Airlines will have four years to replace the metalized Mylar that fails anti-flame tests.
U.S. airlines will have to replace the insulation in nearly 700 airplanes over the next four years because it badly fails an anti-flame test that is being developed, the Federal Aviation Administration said Wednesday.
The airworthiness directive, however, will not require the sweeping insulation replacement that the agency had discussed back in October, shortly after a Swissair plane crashed following a report of smoke in the cockpit.
FAA officials said the agency backed off the plan, which would have ordered the replacement of insulation in nearly every U.S. commercial airplane, because recent research showed that most existing insulation would pass or only narrowly fail the new flame test.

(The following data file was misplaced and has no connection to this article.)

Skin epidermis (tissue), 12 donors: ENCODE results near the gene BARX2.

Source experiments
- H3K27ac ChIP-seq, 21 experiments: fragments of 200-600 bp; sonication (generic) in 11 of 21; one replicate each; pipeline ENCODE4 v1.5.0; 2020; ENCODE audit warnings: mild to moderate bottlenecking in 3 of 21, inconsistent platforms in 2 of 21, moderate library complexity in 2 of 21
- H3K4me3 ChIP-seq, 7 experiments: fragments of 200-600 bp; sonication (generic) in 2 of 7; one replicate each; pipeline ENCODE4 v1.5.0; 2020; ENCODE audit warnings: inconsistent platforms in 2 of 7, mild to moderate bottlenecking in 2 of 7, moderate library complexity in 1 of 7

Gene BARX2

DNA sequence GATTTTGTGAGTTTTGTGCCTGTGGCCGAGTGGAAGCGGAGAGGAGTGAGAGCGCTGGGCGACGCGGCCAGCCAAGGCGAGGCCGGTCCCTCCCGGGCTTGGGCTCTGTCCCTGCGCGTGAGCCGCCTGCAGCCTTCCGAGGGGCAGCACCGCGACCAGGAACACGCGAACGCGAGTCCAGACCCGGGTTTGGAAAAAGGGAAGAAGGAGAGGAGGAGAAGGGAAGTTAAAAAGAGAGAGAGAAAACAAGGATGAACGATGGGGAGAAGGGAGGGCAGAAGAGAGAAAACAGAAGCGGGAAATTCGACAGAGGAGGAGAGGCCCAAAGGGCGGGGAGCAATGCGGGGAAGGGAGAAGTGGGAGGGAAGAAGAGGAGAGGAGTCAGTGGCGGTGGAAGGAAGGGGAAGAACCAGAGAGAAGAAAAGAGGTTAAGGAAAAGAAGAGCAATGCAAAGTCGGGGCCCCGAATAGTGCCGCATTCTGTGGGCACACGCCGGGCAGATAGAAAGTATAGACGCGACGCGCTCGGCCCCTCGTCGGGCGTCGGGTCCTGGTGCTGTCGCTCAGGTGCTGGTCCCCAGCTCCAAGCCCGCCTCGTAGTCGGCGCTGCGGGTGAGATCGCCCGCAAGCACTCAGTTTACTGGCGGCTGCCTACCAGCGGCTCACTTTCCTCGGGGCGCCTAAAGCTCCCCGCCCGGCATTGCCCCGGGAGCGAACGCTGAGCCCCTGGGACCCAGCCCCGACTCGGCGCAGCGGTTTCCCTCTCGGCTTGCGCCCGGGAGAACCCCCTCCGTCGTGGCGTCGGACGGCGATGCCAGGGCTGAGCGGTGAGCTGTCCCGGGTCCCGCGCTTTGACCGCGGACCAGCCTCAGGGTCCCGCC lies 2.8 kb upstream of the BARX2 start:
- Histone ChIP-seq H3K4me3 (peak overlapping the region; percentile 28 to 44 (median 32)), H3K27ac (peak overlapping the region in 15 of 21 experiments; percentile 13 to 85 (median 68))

Instead, the more limited order will apply to 699 U.S. airplanes insulated with the questionable product, metalized Mylar. They were built by the former McDonnell Douglas Corp., now owned by the Boeing Co., and include the MD-80, MD-88, MD-90, DC-10 and the MD-11. That is the type of Swissair plane that crashed last September, killing all 229 aboard. The cause of the crash remains under investigation.
Under the proposed order, airlines will have four years to replace metalized Mylar with products that pass the new flame test. The order will take effect after a 45-day comment period and time for revisions.
The carriers primarily affected are American Airlines, Continental, Delta and TWA, although Alaska Airlines, FedEx, Reno Air and US Airways fly some affected planes.
Insulation is used in airplanes to keep passengers warm and to dampen engine noise and the sound of rushing air. It is often installed in sheets. In 1997, McDonnell Douglas told airlines they should consider replacing metalized Mylar because it might be flammable.